Many of America's most important social and political movements--abolition, women's suffragette, civil rights, women's liberation, gay and lesbian rights--have organized in the shadow of the law. All are based in their theoretical opposition to the law. Yet at the same time, they are dependent on the laws that prohibit them. Law is thus formed as much through the dynamic tensions that govern how these laws are received as through their official decree. Legal forms such as contracts, property, and rights also constitute social and political life because they structure our world. John Brigham here focuses on four ideological movements and their strategies, among them the struggle over the closing of gay bathhouses in the early years of the AIDS crisis and the radical feminist use of rage and radical consciousness in anti- pornography campaigns. The effect of law on politics, Brigham convincingly reveals, is pervasive precisely because political life finds its expression in a surprising variety of legal forms.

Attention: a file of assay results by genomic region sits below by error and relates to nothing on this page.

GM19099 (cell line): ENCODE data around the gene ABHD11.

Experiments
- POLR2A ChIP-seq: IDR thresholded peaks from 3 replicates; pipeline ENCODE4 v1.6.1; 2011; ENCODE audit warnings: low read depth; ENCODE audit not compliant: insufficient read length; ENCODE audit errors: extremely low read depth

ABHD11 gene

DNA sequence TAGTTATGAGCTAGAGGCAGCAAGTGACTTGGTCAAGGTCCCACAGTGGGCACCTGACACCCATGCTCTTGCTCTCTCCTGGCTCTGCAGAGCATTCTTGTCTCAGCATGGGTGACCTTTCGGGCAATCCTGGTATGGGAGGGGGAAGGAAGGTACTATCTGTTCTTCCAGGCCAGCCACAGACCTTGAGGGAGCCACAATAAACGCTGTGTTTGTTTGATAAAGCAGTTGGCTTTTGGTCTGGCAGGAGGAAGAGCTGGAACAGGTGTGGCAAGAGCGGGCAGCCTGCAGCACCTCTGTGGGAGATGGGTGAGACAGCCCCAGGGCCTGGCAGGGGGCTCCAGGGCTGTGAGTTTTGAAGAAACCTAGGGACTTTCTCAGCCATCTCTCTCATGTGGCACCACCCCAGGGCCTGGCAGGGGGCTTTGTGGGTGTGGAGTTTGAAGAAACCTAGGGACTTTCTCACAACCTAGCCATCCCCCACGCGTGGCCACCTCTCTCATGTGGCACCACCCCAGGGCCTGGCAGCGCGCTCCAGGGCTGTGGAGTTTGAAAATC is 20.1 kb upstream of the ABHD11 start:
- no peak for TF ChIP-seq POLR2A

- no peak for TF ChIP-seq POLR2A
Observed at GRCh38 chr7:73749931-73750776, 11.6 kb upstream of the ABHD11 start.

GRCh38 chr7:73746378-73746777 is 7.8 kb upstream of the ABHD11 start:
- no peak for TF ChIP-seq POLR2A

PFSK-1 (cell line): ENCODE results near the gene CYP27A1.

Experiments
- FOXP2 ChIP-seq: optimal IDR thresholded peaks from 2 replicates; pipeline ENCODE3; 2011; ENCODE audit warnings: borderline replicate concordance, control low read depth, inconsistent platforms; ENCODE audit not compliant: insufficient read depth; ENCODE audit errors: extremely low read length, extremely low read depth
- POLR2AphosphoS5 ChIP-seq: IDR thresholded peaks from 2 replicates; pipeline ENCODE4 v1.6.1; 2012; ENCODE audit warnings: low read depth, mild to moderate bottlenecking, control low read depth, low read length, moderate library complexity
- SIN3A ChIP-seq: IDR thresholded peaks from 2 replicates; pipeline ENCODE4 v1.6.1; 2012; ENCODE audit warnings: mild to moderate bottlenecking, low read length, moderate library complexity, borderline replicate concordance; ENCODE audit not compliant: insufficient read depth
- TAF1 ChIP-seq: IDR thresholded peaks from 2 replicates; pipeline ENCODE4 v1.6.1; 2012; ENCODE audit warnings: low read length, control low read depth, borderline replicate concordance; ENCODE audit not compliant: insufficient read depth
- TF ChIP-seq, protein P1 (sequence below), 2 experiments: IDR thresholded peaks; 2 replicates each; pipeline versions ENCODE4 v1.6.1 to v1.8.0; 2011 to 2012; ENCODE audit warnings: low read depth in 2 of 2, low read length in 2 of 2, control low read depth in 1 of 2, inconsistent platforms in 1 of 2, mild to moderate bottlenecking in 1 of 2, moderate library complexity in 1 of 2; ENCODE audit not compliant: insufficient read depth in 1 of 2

Subjects: Political Science
Table of Contents
You are viewing the table of contents
You do not have access to this
on JSTOR. Try logging in through your institution for access.